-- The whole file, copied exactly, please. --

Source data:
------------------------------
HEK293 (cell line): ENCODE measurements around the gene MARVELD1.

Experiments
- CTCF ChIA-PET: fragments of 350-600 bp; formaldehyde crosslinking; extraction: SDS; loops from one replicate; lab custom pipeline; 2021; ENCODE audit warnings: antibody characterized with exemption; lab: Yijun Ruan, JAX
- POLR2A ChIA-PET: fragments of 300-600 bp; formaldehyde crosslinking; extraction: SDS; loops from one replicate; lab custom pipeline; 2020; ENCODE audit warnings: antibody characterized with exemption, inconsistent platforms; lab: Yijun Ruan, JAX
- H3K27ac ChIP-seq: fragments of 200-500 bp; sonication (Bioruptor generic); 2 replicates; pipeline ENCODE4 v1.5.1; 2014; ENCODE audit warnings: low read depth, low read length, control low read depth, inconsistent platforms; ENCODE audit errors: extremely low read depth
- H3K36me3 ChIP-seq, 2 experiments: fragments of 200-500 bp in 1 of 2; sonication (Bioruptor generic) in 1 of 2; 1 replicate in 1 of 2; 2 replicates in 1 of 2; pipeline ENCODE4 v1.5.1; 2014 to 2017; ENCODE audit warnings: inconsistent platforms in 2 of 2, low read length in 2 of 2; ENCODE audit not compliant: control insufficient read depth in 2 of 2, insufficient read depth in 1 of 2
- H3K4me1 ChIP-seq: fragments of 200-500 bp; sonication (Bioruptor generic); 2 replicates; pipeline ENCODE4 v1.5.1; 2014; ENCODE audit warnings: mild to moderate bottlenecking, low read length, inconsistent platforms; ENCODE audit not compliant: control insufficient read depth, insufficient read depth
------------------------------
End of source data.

HEK293 (cell line): ENCODE measurements around the gene MARVELD1.

Experiments
- CTCF ChIA-PET: fragments of 350-600 bp; formaldehyde crosslinking; extraction: SDS; loops from one replicate; lab custom pipeline; 2021; ENCODE audit warnings: antibody characterized with exemption; lab: Yijun Ruan, JAX
- POLR2A ChIA-PET: fragments of 300-600 bp; formaldehyde crosslinking; extraction: SDS; loops from one replicate; lab custom pipeline; 2020; ENCODE audit warnings: antibody characterized with exemption, inconsistent platforms; lab: Yijun Ruan, JAX
- H3K27ac ChIP-seq: fragments of 200-500 bp; sonication (Bioruptor generic); 2 replicates; pipeline ENCODE4 v1.5.1; 2014; ENCODE audit warnings: low read depth, low read length, control low read depth, inconsistent platforms; ENCODE audit errors: extremely low read depth
- H3K36me3 ChIP-seq, 2 experiments: fragments of 200-500 bp in 1 of 2; sonication (Bioruptor generic) in 1 of 2; 1 replicate in 1 of 2; 2 replicates in 1 of 2; pipeline ENCODE4 v1.5.1; 2014 to 2017; ENCODE audit warnings: inconsistent platforms in 2 of 2, low read length in 2 of 2; ENCODE audit not compliant: control insufficient read depth in 2 of 2, insufficient read depth in 1 of 2
- H3K4me1 ChIP-seq: fragments of 200-500 bp; sonication (Bioruptor generic); 2 replicates; pipeline ENCODE4 v1.5.1; 2014; ENCODE audit warnings: mild to moderate bottlenecking, low read length, inconsistent platforms; ENCODE audit not compliant: control insufficient read depth, insufficient read depth